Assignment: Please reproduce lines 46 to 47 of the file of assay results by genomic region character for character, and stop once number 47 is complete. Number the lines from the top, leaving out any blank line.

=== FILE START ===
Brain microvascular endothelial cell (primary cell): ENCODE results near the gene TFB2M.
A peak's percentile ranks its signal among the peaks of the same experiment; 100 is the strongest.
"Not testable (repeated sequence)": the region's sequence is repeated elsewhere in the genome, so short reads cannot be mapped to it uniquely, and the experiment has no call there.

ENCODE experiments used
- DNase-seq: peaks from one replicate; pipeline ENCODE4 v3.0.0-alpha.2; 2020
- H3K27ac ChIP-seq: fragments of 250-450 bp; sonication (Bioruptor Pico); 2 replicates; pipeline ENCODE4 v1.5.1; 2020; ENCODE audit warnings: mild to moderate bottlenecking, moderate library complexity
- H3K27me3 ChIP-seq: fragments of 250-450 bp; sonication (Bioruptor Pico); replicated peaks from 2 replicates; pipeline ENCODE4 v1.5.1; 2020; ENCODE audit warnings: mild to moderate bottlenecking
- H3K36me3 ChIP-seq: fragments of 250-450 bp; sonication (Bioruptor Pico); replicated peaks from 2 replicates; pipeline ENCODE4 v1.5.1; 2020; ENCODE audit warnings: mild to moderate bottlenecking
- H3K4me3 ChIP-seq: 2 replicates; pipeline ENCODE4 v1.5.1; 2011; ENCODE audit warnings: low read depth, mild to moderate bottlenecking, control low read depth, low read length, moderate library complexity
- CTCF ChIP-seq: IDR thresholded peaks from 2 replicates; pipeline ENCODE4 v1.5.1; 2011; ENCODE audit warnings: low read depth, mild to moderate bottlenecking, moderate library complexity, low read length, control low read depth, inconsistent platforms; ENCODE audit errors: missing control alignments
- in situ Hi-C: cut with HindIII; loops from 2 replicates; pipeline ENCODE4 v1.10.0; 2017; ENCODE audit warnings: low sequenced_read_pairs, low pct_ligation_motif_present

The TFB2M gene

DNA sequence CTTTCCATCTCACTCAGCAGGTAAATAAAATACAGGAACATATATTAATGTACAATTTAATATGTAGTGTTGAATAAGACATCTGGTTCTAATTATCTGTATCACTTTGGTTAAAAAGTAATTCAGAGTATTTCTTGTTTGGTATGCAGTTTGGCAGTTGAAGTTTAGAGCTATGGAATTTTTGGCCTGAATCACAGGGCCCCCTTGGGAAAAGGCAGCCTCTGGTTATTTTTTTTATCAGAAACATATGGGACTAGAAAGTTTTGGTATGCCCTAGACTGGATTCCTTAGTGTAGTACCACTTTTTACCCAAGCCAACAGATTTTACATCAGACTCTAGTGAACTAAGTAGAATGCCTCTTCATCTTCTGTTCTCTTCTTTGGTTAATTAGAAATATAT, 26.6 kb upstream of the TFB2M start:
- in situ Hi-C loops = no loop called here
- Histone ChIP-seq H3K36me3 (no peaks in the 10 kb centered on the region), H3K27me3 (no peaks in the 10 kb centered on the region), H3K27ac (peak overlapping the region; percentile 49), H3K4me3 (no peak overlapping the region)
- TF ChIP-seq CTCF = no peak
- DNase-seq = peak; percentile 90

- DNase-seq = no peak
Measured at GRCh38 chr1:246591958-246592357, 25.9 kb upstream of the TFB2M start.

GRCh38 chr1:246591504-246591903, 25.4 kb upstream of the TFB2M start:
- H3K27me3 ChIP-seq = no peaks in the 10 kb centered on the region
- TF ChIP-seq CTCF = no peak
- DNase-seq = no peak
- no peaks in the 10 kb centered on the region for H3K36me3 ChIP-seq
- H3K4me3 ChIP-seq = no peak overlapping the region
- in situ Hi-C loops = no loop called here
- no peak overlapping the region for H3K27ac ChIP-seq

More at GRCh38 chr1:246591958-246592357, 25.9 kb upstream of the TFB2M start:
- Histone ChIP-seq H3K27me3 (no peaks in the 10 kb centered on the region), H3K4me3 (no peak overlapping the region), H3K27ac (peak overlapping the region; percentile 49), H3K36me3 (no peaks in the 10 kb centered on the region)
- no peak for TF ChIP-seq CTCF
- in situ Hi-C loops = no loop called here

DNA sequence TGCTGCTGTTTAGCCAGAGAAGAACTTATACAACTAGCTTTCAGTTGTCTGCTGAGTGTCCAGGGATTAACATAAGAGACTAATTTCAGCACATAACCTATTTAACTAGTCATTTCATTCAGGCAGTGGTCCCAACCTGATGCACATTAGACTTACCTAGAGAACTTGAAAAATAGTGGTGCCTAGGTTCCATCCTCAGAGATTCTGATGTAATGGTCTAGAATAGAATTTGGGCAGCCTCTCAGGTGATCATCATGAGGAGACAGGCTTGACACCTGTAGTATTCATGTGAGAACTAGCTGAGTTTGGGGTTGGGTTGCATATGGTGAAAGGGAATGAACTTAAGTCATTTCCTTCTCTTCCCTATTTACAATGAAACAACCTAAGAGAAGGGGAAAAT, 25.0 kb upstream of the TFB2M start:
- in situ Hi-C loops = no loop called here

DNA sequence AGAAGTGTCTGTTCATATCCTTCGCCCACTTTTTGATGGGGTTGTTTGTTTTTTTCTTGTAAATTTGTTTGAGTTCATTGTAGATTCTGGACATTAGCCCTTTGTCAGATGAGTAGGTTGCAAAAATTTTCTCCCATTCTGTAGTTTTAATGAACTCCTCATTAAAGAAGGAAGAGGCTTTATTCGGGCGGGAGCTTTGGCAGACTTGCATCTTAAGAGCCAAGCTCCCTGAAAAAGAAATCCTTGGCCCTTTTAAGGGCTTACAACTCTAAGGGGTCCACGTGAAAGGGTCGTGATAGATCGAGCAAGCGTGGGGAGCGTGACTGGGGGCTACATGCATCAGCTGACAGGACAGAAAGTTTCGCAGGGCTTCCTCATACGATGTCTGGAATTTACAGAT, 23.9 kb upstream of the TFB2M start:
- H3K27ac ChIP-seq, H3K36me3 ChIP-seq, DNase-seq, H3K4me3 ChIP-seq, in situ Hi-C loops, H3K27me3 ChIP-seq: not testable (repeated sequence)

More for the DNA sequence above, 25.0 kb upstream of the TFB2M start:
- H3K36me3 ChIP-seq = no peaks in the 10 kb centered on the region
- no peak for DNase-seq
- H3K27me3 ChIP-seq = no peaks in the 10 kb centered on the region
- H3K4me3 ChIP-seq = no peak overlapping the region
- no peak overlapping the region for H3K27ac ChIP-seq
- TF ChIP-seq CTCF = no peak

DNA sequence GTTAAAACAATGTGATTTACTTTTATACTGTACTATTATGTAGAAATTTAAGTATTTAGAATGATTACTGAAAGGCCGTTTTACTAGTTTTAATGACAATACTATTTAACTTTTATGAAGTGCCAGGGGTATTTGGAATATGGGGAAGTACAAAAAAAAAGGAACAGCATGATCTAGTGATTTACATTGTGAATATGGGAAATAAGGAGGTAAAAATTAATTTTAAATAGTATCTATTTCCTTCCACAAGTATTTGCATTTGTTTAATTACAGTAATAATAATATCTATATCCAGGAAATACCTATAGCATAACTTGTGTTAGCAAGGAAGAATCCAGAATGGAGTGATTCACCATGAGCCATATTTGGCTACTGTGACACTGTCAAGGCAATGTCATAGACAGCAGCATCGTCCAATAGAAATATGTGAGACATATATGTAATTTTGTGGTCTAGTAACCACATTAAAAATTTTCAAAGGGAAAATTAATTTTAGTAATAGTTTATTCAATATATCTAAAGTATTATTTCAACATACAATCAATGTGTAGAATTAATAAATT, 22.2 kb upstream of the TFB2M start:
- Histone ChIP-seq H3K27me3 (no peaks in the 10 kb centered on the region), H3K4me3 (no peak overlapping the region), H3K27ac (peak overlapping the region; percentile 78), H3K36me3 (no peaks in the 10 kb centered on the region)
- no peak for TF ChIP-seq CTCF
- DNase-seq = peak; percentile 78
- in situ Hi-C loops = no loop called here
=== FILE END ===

- DNase-seq = peak; percentile 78
- in situ Hi-C loops = no loop called here